Friday, August 24, 2012
Turning the Tide on Plastic Pollution With ArtAlthough single-use plastics are widely recognized as one of the largest threats to our oceans, plastic pollution is even more nefarious than what washes up on our beaches daily. Those tiny pieces of plastic that you see on your trip to the shore this summer are sadly a symptom of a much larger problem. The bulk of the plastic debris in our oceans accumulates not on the beaches, where it is easily seen, but in giant “garbage patches,” floating like minestrone soup thousands of miles off of our coasts. Suspended particles in the sea create a recipe for disaster harming animals and poisoning the food chain as a deadly “plastic soup.”Read more in Francesca Koe’s post about artists who are turning the tragedy of marine plastic pollution into compelling works of art.

Turning the Tide on Plastic Pollution With Art
Although single-use plastics are widely recognized as one of the largest threats to our oceans, plastic pollution is even more nefarious than what washes up on our beaches daily. Those tiny pieces of plastic that you see on your trip to the shore this summer are sadly a symptom of a much larger problem. The bulk of the plastic debris in our oceans accumulates not on the beaches, where it is easily seen, but in giant “garbage patches,” floating like minestrone soup thousands of miles off of our coasts. Suspended particles in the sea create a recipe for disaster harming animals and poisoning the food chain as a deadly “plastic soup.”

Read more in Francesca Koe’s post about artists who are turning the tragedy of marine plastic pollution into compelling works of art.

Tuesday, August 7, 2012 Monday, June 18, 2012
Photo:Toxic pool of water outside Jardim Gramacho, Rio’s largest dump. At Rio’s Giant Trash Dump, Protecting People and Oceans AlikeWhat we do on land dramatically affects the health of our oceans.  There is no better example of that fact than Jardim Gramacho, one of the largest garbage dumps in the world, located in Rio de Janeiro and built on top of a mangrove forest.  Around the dump, impoverished Brazilians live, work and play in the discards of consumerism.  Toxic chemicals, fetid liquid, and a river of plastic trash all pollute the salt water around the mangroves, which eventually runs out to the sea. Read more.

Photo:Toxic pool of water outside Jardim Gramacho, Rio’s largest dump.

At Rio’s Giant Trash Dump, Protecting People and Oceans Alike
What we do on land dramatically affects the health of our oceans.  There is no better example of that fact than Jardim Gramacho, one of the largest garbage dumps in the world, located in Rio de Janeiro and built on top of a mangrove forest.  Around the dump, impoverished Brazilians live, work and play in the discards of consumerism.  Toxic chemicals, fetid liquid, and a river of plastic trash all pollute the salt water around the mangroves, which eventually runs out to the sea. Read more.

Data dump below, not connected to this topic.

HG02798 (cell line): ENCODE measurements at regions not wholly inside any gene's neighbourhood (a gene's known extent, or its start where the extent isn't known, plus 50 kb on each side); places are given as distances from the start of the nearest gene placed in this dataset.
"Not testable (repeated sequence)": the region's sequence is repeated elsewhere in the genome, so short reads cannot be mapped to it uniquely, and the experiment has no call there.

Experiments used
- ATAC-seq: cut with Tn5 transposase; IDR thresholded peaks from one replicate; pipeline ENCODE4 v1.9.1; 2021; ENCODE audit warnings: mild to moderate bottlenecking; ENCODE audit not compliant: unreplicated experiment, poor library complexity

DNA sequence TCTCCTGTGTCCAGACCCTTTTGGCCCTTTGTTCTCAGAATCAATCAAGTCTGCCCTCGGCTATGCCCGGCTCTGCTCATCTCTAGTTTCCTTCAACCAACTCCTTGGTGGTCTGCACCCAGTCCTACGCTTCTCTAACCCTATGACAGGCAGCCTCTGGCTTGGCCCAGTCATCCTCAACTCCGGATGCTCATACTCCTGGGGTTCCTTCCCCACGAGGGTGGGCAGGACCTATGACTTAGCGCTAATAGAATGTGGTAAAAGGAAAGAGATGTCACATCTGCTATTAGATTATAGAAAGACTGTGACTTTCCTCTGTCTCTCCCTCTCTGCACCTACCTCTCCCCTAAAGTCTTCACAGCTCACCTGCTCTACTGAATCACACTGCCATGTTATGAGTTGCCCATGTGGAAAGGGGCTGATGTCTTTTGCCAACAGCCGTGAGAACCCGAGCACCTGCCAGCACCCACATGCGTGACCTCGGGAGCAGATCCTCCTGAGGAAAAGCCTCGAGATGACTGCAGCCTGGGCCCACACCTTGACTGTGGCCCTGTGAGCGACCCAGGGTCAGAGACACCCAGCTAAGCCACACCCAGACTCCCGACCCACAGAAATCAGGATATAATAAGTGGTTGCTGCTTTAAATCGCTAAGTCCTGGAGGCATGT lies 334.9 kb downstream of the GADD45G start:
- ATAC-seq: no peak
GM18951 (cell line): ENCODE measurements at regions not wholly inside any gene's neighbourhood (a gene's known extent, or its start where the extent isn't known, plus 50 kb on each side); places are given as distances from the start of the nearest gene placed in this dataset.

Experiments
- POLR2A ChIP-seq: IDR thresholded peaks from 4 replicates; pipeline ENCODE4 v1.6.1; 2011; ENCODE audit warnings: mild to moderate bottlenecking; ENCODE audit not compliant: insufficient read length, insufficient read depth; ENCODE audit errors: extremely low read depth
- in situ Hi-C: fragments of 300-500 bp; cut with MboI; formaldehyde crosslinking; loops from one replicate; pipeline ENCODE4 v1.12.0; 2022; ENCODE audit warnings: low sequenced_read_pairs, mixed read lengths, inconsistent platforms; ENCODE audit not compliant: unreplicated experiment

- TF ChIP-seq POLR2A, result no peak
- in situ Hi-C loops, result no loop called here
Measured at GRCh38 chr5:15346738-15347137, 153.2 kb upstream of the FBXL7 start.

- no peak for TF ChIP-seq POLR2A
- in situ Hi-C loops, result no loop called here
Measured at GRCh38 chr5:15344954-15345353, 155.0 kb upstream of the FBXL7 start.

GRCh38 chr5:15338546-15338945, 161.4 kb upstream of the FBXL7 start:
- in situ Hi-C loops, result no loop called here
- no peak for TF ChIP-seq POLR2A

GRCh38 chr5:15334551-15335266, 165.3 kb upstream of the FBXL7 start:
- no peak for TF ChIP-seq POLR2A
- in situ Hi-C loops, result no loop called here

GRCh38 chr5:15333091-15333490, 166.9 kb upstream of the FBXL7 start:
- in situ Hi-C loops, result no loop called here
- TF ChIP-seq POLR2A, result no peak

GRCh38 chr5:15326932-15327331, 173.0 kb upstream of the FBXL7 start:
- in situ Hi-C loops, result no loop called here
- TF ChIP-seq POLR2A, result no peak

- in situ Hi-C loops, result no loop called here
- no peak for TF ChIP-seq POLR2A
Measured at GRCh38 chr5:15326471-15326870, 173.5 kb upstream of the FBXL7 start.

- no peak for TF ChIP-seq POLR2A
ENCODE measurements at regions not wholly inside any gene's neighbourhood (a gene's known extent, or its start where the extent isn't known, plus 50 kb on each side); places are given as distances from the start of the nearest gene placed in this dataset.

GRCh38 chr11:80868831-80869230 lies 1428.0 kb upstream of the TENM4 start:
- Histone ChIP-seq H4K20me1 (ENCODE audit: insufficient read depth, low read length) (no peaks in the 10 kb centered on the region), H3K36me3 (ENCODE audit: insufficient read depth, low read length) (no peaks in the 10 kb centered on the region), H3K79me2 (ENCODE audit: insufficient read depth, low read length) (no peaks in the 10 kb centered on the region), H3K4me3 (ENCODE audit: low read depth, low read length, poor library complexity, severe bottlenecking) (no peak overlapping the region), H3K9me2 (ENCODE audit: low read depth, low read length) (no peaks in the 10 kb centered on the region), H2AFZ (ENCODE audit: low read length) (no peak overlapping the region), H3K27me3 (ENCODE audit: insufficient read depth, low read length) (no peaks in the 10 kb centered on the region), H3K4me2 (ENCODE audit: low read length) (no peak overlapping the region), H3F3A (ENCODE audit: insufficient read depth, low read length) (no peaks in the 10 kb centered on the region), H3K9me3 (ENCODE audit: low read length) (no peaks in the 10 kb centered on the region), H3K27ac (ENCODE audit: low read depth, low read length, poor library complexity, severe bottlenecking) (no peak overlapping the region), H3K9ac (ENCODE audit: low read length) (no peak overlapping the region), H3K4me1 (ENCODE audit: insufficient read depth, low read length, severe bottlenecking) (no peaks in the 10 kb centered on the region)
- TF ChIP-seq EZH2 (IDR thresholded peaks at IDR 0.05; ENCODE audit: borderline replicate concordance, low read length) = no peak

Monday, April 16, 2012

VIDEO: Spotlighting the Ocean’s Plastic Problem
Check out this new (very short) video by the Plastic Pollution Coalition.

Read more: Plastic Pollution in Our Oceans

(Source: onearth.org)

Tuesday, April 3, 2012
"BPA is a toxic chemical that has no place in our food supply. We believe FDA made the wrong call." - Dr. Sarah Janssen, senior scientist in NRDC’s public health program, responding to the Food and Drug Administration’s decision to allow bisphenol A (BPA) to remain in food packaging, an action that keeps the hormone-disrupting chemical linked to cancer, obesity and a host of other health problems in the food supply. Read more in this NRDC press release.
How to Avoid BPA:
Don’t use polycarbonate plastics (marked with a #7 PC) for storing food or beverages, especially if you are pregnant, nursing or the food or drink is for an infant or young child.
Avoid canned beverages, foods and soups, especially if pregnant or feeding young children. Choose frozen vegetables and soups and broth that come in glass jars or in aseptic “brick” cartons, as these containers are BPA-free.
Use a BPA-free reusable water bottle, such as an unlined stainless steel bottle.
Don’t allow your dentist to apply dental sealants made from BPA (or BADGE) to either yours or your child’s teeth. Ask your dentist to provide BPA-free treatments.
Read more about Bisphenol A.
Image: NIEHS

"BPA is a toxic chemical that has no place in our food supply. We believe FDA made the wrong call." - Dr. Sarah Janssen, senior scientist in NRDC’s public health program, responding to the Food and Drug Administration’s decision to allow bisphenol A (BPA) to remain in food packaging, an action that keeps the hormone-disrupting chemical linked to cancer, obesity and a host of other health problems in the food supply. Read more in this NRDC press release.

How to Avoid BPA:

  • Don’t use polycarbonate plastics (marked with a #7 PC) for storing food or beverages, especially if you are pregnant, nursing or the food or drink is for an infant or young child.
  • Avoid canned beverages, foods and soups, especially if pregnant or feeding young children. Choose frozen vegetables and soups and broth that come in glass jars or in aseptic “brick” cartons, as these containers are BPA-free.
  • Don’t allow your dentist to apply dental sealants made from BPA (or BADGE) to either yours or your child’s teeth. Ask your dentist to provide BPA-free treatments.

Read more about Bisphenol A.

Image: NIEHS